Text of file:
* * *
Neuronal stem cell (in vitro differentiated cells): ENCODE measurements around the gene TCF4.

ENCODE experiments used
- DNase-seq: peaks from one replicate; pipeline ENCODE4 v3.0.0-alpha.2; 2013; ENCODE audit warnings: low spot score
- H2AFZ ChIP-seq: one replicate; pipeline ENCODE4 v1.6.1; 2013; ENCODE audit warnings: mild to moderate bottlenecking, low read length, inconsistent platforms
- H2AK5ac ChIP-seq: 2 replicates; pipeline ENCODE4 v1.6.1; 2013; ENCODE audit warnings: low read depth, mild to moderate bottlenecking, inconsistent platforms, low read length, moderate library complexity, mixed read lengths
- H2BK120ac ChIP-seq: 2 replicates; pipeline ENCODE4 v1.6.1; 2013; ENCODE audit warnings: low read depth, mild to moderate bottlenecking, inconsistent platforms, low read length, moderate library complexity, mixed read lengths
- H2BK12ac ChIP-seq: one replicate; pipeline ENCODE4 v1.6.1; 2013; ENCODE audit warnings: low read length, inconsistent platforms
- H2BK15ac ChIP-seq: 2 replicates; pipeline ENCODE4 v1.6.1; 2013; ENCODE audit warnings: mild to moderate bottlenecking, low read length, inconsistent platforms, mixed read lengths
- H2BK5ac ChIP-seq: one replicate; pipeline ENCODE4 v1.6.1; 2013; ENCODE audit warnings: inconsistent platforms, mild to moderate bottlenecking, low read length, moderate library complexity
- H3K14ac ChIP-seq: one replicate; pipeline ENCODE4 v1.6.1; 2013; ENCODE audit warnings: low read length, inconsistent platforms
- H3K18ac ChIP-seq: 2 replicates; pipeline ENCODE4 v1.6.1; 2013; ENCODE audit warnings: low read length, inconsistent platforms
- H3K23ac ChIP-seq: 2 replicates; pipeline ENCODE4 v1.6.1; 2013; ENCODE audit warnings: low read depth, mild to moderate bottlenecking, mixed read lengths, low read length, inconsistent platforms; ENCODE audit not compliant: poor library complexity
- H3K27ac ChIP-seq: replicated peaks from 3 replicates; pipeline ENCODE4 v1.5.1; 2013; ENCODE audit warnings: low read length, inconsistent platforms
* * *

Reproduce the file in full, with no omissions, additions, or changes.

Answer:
Neuronal stem cell (in vitro differentiated cells): ENCODE measurements around the gene TCF4.

ENCODE experiments used
- DNase-seq: peaks from one replicate; pipeline ENCODE4 v3.0.0-alpha.2; 2013; ENCODE audit warnings: low spot score
- H2AFZ ChIP-seq: one replicate; pipeline ENCODE4 v1.6.1; 2013; ENCODE audit warnings: mild to moderate bottlenecking, low read length, inconsistent platforms
- H2AK5ac ChIP-seq: 2 replicates; pipeline ENCODE4 v1.6.1; 2013; ENCODE audit warnings: low read depth, mild to moderate bottlenecking, inconsistent platforms, low read length, moderate library complexity, mixed read lengths
- H2BK120ac ChIP-seq: 2 replicates; pipeline ENCODE4 v1.6.1; 2013; ENCODE audit warnings: low read depth, mild to moderate bottlenecking, inconsistent platforms, low read length, moderate library complexity, mixed read lengths
- H2BK12ac ChIP-seq: one replicate; pipeline ENCODE4 v1.6.1; 2013; ENCODE audit warnings: low read length, inconsistent platforms
- H2BK15ac ChIP-seq: 2 replicates; pipeline ENCODE4 v1.6.1; 2013; ENCODE audit warnings: mild to moderate bottlenecking, low read length, inconsistent platforms, mixed read lengths
- H2BK5ac ChIP-seq: one replicate; pipeline ENCODE4 v1.6.1; 2013; ENCODE audit warnings: inconsistent platforms, mild to moderate bottlenecking, low read length, moderate library complexity
- H3K14ac ChIP-seq: one replicate; pipeline ENCODE4 v1.6.1; 2013; ENCODE audit warnings: low read length, inconsistent platforms
- H3K18ac ChIP-seq: 2 replicates; pipeline ENCODE4 v1.6.1; 2013; ENCODE audit warnings: low read length, inconsistent platforms
- H3K23ac ChIP-seq: 2 replicates; pipeline ENCODE4 v1.6.1; 2013; ENCODE audit warnings: low read depth, mild to moderate bottlenecking, mixed read lengths, low read length, inconsistent platforms; ENCODE audit not compliant: poor library complexity
- H3K27ac ChIP-seq: replicated peaks from 3 replicates; pipeline ENCODE4 v1.5.1; 2013; ENCODE audit warnings: low read length, inconsistent platforms